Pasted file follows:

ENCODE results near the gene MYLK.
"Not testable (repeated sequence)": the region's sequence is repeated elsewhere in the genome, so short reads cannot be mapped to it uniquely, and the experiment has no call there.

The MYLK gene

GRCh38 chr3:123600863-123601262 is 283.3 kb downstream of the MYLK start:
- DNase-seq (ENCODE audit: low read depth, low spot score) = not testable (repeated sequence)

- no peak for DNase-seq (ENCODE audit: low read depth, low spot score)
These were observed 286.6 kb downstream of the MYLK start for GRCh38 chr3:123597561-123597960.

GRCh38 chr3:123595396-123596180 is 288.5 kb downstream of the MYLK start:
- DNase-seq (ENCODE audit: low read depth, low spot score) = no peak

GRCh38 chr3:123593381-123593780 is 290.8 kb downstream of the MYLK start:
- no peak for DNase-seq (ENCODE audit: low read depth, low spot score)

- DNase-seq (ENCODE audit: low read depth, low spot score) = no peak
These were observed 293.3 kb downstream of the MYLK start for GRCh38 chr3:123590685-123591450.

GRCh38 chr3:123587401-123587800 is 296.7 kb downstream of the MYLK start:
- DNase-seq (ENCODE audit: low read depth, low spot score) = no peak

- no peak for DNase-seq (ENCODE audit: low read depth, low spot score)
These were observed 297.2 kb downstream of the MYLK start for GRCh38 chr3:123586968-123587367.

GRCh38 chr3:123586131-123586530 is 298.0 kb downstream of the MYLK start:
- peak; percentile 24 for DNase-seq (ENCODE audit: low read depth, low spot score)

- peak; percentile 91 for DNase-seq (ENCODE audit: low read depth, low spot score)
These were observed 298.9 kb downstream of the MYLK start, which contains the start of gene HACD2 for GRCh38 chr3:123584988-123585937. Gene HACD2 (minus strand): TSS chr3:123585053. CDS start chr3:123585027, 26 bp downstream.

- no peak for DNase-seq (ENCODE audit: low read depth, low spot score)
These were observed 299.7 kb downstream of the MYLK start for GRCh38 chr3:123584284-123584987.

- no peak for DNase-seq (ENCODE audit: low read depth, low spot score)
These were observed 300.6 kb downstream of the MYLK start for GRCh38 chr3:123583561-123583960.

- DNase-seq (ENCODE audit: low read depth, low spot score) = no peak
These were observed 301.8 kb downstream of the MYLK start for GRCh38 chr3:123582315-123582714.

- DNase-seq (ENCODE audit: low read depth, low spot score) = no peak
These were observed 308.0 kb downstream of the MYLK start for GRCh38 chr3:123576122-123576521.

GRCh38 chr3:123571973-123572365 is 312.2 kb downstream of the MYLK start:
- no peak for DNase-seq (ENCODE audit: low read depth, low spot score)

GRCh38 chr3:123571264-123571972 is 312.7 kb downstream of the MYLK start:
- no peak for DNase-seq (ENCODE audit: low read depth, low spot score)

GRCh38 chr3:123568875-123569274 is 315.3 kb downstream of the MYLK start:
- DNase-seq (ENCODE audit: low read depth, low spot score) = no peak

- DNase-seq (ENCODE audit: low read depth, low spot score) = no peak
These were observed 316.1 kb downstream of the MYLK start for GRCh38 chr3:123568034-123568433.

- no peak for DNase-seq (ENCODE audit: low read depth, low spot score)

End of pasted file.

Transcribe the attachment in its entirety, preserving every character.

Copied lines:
ENCODE results near the gene MYLK.
"Not testable (repeated sequence)": the region's sequence is repeated elsewhere in the genome, so short reads cannot be mapped to it uniquely, and the experiment has no call there.

The MYLK gene

GRCh38 chr3:123600863-123601262 is 283.3 kb downstream of the MYLK start:
- DNase-seq (ENCODE audit: low read depth, low spot score) = not testable (repeated sequence)

- no peak for DNase-seq (ENCODE audit: low read depth, low spot score)
These were observed 286.6 kb downstream of the MYLK start for GRCh38 chr3:123597561-123597960.

GRCh38 chr3:123595396-123596180 is 288.5 kb downstream of the MYLK start:
- DNase-seq (ENCODE audit: low read depth, low spot score) = no peak

GRCh38 chr3:123593381-123593780 is 290.8 kb downstream of the MYLK start:
- no peak for DNase-seq (ENCODE audit: low read depth, low spot score)

- DNase-seq (ENCODE audit: low read depth, low spot score) = no peak
These were observed 293.3 kb downstream of the MYLK start for GRCh38 chr3:123590685-123591450.

GRCh38 chr3:123587401-123587800 is 296.7 kb downstream of the MYLK start:
- DNase-seq (ENCODE audit: low read depth, low spot score) = no peak

- no peak for DNase-seq (ENCODE audit: low read depth, low spot score)
These were observed 297.2 kb downstream of the MYLK start for GRCh38 chr3:123586968-123587367.

GRCh38 chr3:123586131-123586530 is 298.0 kb downstream of the MYLK start:
- peak; percentile 24 for DNase-seq (ENCODE audit: low read depth, low spot score)

- peak; percentile 91 for DNase-seq (ENCODE audit: low read depth, low spot score)
These were observed 298.9 kb downstream of the MYLK start, which contains the start of gene HACD2 for GRCh38 chr3:123584988-123585937. Gene HACD2 (minus strand): TSS chr3:123585053. CDS start chr3:123585027, 26 bp downstream.

- no peak for DNase-seq (ENCODE audit: low read depth, low spot score)
These were observed 299.7 kb downstream of the MYLK start for GRCh38 chr3:123584284-123584987.

- no peak for DNase-seq (ENCODE audit: low read depth, low spot score)
These were observed 300.6 kb downstream of the MYLK start for GRCh38 chr3:123583561-123583960.

- DNase-seq (ENCODE audit: low read depth, low spot score) = no peak
These were observed 301.8 kb downstream of the MYLK start for GRCh38 chr3:123582315-123582714.

- DNase-seq (ENCODE audit: low read depth, low spot score) = no peak
These were observed 308.0 kb downstream of the MYLK start for GRCh38 chr3:123576122-123576521.

GRCh38 chr3:123571973-123572365 is 312.2 kb downstream of the MYLK start:
- no peak for DNase-seq (ENCODE audit: low read depth, low spot score)

GRCh38 chr3:123571264-123571972 is 312.7 kb downstream of the MYLK start:
- no peak for DNase-seq (ENCODE audit: low read depth, low spot score)

GRCh38 chr3:123568875-123569274 is 315.3 kb downstream of the MYLK start:
- DNase-seq (ENCODE audit: low read depth, low spot score) = no peak

- DNase-seq (ENCODE audit: low read depth, low spot score) = no peak
These were observed 316.1 kb downstream of the MYLK start for GRCh38 chr3:123568034-123568433.

- no peak for DNase-seq (ENCODE audit: low read depth, low spot score)